Tom Broadhurst, an Ikerbasque researcher at the University of the Basque Country (UPV/EHU), has participated alongside scientists of the National Taiwan University in a piece of research that explores cold dark matter in depth and proposes new answers about the formation of galaxies and the structure of the Universe. These predictions, published in the journal Nature Physics, are being contrasted with fresh data provided by the Hubble space telescope.
In cosmology, cold dark matter is a form of matter the particles of which move slowly in comparison with light, and interact weakly with electromagnetic radiation. It is estimated that only a minute fraction of the matter in the Universe is baryonic matter, which forms stars, planets and living organisms. The rest, comprising over 80%, is dark matter and energy.
The theory of cold dark matter helps to explain how the universe evolved from its initial state to the current distribution of galaxies and clusters, the structure of the Universe on a large scale. In any case, the theory was unable to satisfactorily explain certain observations, but the new research by Broadhurst and his colleagues sheds new light in this respect.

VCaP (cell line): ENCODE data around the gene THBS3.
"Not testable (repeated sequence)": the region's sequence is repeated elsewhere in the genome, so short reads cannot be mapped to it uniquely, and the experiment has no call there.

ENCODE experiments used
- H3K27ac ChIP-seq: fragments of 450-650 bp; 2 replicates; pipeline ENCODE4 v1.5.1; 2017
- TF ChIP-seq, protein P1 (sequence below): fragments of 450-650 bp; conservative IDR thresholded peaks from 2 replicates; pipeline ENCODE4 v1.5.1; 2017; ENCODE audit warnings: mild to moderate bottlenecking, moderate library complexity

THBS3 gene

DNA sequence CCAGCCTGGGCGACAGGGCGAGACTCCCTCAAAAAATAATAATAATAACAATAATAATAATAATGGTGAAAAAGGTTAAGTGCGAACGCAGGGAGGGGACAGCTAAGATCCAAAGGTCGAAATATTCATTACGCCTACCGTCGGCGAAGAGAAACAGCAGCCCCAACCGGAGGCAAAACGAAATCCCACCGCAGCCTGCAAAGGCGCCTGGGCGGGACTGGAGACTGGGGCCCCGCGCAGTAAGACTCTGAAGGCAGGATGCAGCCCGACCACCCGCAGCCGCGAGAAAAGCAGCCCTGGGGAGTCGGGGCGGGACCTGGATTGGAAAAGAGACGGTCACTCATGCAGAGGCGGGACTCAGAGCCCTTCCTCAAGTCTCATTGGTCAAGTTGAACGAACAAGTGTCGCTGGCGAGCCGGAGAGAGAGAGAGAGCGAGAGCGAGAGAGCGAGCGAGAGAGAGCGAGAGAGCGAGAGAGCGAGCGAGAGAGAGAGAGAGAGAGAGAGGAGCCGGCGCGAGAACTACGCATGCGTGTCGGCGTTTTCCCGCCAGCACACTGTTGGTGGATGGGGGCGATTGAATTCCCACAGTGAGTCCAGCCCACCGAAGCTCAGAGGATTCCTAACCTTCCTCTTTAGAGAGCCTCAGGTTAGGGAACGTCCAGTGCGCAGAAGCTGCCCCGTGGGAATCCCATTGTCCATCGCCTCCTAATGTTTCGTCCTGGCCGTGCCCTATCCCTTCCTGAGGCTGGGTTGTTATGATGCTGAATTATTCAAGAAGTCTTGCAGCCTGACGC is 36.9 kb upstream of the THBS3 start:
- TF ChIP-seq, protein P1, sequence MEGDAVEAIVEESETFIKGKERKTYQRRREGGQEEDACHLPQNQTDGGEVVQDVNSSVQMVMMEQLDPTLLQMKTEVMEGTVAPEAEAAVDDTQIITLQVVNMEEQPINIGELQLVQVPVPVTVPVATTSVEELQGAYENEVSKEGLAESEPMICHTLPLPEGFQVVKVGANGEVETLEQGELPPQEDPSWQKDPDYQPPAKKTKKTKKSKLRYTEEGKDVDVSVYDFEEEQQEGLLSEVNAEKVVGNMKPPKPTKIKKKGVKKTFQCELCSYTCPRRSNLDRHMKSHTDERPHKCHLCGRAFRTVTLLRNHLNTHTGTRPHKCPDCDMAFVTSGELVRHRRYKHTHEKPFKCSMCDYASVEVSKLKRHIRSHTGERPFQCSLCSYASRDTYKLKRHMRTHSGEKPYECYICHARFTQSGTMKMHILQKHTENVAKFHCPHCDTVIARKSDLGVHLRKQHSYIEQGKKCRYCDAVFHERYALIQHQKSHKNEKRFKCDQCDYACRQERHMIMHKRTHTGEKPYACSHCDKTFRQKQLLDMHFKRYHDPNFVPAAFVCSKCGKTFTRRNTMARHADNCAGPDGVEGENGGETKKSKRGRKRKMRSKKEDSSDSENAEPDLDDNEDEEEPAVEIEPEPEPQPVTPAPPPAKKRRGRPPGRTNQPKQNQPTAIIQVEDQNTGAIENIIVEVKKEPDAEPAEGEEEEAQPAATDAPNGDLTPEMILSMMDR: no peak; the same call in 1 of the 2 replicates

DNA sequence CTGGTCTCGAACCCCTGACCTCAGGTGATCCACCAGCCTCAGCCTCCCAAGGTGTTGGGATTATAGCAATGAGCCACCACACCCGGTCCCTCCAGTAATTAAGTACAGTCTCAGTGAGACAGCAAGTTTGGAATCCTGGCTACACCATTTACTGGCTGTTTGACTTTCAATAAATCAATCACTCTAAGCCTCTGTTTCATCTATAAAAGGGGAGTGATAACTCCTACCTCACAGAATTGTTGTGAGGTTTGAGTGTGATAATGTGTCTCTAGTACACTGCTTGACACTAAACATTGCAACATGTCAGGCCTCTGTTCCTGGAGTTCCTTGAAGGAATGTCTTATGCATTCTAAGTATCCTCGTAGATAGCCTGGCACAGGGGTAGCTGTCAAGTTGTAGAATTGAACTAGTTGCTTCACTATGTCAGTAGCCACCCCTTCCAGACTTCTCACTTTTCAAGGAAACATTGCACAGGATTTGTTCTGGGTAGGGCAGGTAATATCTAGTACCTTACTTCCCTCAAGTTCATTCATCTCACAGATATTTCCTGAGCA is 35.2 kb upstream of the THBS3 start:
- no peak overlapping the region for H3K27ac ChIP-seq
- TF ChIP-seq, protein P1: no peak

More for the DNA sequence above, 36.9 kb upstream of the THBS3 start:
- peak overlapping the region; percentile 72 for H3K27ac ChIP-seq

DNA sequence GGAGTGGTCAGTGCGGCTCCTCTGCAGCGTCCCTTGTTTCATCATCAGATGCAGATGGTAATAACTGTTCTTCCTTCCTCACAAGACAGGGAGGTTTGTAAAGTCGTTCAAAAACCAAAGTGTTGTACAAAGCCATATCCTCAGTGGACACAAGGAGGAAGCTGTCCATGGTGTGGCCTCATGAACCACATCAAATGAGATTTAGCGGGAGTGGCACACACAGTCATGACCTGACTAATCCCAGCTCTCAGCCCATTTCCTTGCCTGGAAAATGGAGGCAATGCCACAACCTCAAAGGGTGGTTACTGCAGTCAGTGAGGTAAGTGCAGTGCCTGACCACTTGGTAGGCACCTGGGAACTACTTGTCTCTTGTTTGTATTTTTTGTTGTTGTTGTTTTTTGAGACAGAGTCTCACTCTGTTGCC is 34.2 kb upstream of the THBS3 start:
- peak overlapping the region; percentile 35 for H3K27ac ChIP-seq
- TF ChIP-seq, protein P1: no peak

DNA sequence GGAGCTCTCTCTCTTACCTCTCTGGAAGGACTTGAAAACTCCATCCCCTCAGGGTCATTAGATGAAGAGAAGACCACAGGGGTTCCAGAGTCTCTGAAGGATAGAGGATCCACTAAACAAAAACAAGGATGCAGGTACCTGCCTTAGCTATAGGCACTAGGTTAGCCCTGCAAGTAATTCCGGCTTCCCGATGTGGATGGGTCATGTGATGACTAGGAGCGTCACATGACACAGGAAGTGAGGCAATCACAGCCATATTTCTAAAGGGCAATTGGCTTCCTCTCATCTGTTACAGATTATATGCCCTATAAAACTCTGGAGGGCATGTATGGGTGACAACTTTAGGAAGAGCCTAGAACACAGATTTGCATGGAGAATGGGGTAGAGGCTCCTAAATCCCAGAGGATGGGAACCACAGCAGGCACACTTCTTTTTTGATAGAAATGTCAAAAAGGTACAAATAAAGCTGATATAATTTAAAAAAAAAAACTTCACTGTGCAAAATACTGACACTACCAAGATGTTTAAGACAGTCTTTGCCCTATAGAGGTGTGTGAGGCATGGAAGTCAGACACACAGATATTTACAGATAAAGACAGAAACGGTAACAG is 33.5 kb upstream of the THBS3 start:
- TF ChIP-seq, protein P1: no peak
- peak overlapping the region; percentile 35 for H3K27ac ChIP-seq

As the Ikerbasque researcher explained, "guided by the initial simulations of the formation of galaxies in this context, we have reinterpreted cold dark matter as a Bose-Einstein condensate." So, "the ultra-light bosons forming the condensate share the same quantum wave function, so disturbance patterns are formed on astronomic scales in the form of large-scale waves."
This theory can be used to suggest that all the galaxies in this context should have at their centre large stationary waves of dark matter called solitons, which would explain the puzzling cores observed in common dwarf galaxies.
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